Monday, August 20, 2007

Reflections: Life in the Material World

[N.B.: if you would like to read this essay on dualism from the beginning, scroll down to the August 13th post, "Reflections: Heresy?"]

Why was the Serpent’s proposal to Eve so effective? Why was the satisfaction of every physical need, combined with complete ease and security, not enough for our human parents? In Chapter XXXIII of his Republic, Plato provides a possible answer:

"…As hunger and thirst are states of bodily inanition, which can be replenished by food, so ignorance and unwisdom in the soul are an emptiness to be filled by gaining understanding. Of the two sorts of nourishment, will not the more real yield the truer satisfaction?
Which kind of nourishment, then, has the higher claim to pure reality – food-stuffs like bread and meat and drink, or such things as true belief, knowledge, reason, and in a word all the excellences of the mind? You may decide by asking yourself whether something which is closely connected with the unchanging and immortal world of truth and itself shares that nature together with the thing in which it exists, has more or less reality than something which, like the thing which contains it, belongs to a world of mortality and perpetual change.
No doubt it is much more real."

Prior to eating of the fruit of the Tree of the Knowledge of Good and Evil, Adam and Eve were essentially nothing more than a pair of beautiful pets; they were not fully human, as we understand human. It would seem that, according to orthodoxy, the price of full self-consciousness and of our moral free agency, and therefore of our full humanity, is living with the perpetual burden of Original Sin.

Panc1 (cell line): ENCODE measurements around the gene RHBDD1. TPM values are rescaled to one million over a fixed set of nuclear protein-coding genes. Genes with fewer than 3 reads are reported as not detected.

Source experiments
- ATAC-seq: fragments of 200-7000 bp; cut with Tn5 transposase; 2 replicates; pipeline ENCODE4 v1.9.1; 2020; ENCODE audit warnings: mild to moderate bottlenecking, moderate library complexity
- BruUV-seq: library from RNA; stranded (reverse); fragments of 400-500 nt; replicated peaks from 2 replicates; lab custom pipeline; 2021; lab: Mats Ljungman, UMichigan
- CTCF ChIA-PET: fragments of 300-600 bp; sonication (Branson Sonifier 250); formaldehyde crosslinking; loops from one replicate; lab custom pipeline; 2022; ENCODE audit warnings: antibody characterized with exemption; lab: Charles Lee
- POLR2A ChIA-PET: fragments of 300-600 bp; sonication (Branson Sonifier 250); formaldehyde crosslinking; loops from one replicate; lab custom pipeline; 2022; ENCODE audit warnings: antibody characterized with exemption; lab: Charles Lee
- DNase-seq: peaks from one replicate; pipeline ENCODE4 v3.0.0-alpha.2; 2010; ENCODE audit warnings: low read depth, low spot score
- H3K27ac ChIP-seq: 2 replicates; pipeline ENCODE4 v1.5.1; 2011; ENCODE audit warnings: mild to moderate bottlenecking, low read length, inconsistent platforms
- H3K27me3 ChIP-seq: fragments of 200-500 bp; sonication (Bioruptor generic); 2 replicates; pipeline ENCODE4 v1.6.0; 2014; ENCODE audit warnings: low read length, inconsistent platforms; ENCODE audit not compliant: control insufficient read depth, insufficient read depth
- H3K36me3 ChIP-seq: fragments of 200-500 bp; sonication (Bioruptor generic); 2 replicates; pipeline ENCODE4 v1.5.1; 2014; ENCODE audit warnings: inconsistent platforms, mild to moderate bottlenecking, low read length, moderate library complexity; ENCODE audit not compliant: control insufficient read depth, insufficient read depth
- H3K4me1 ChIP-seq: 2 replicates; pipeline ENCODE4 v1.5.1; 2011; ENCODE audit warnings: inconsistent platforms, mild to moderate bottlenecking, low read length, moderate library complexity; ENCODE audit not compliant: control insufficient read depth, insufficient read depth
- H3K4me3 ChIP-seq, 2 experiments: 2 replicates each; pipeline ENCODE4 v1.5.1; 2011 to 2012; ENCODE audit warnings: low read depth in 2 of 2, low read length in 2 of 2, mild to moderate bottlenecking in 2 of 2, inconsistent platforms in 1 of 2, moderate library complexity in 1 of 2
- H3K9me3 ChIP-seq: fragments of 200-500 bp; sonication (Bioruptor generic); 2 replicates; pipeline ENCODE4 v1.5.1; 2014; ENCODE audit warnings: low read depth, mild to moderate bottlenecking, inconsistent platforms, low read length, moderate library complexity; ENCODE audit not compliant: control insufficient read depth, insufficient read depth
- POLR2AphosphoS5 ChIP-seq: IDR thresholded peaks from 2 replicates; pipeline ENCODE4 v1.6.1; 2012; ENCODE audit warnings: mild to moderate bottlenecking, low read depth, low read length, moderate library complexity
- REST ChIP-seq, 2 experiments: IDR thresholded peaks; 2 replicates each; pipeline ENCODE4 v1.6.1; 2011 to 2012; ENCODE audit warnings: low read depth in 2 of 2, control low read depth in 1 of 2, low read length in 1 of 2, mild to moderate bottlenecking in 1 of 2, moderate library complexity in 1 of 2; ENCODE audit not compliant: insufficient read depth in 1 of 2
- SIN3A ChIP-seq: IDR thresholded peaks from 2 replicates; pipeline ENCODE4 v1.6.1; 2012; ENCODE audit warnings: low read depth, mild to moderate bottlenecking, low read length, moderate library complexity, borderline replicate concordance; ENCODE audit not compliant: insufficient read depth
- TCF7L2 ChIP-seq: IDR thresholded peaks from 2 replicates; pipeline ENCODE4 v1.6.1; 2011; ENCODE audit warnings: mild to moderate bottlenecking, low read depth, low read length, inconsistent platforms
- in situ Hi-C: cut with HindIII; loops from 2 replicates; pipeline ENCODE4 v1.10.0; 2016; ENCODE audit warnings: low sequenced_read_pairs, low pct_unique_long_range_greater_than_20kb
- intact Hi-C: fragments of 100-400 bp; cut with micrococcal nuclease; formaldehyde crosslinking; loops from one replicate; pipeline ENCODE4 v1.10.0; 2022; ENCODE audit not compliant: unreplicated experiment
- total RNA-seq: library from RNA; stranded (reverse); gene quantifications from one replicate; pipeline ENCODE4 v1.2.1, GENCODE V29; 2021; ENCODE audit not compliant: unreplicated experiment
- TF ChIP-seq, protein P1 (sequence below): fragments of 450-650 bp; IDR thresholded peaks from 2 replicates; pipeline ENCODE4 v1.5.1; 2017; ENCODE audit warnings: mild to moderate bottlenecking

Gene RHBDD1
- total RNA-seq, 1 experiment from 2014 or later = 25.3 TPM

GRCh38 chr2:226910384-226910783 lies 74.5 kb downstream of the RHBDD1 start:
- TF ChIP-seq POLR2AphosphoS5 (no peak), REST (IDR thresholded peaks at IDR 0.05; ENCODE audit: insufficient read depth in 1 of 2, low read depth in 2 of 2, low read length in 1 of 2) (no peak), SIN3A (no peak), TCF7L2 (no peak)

Orthodoxy states that the sin of Adam and Eve is responsible for bringing death into the world, but the text of Genesis does not fully support that doctrine. It is made clear, for one thing, that Adam and Eve will be eating, and to eat is necessarily to kill that which is eaten. To the contention that Adam and Eve were immortal prior to the attainment of self-consciousness are opposed verses 22 and 23 of the third chapter of Genesis:

[22] And the LORD God said, Behold, the man is become as one of us, to know good and evil: and now, lest he put forth his hand, and take also of the tree of life, and eat, and live for ever:
[23] Therefore the LORD God sent him forth from the garden of Eden, to till the ground from whence he was taken.

Clearly, it was for the very purpose of keeping Adam and Eve from acquiring immortality, along with wisdom, that they were expelled from Eden. So, the Serpent did not exactly lie when he told Eve that she would not die as a direct consequence of eating that apple. And the Serpent also spoke the truth when he said that Adam and Eve would become godlike by eating it, as God himself affirms. Plausibly, then, everything that orthodoxy attests to be the fallen state of nature is, in reality, a necessary condition of material existence. The material world is not the highest Good under heaven; but neither is it Fallen because of a human act. It is as it must be, in order to have material existence. It becomes, therefore, the human project to transcend our material nature and strive to become holy, like God. This is what Jesus commands us to do: “Be ye therefore perfect, even as your Father which is in heaven is perfect.” [Matt. 5: 48]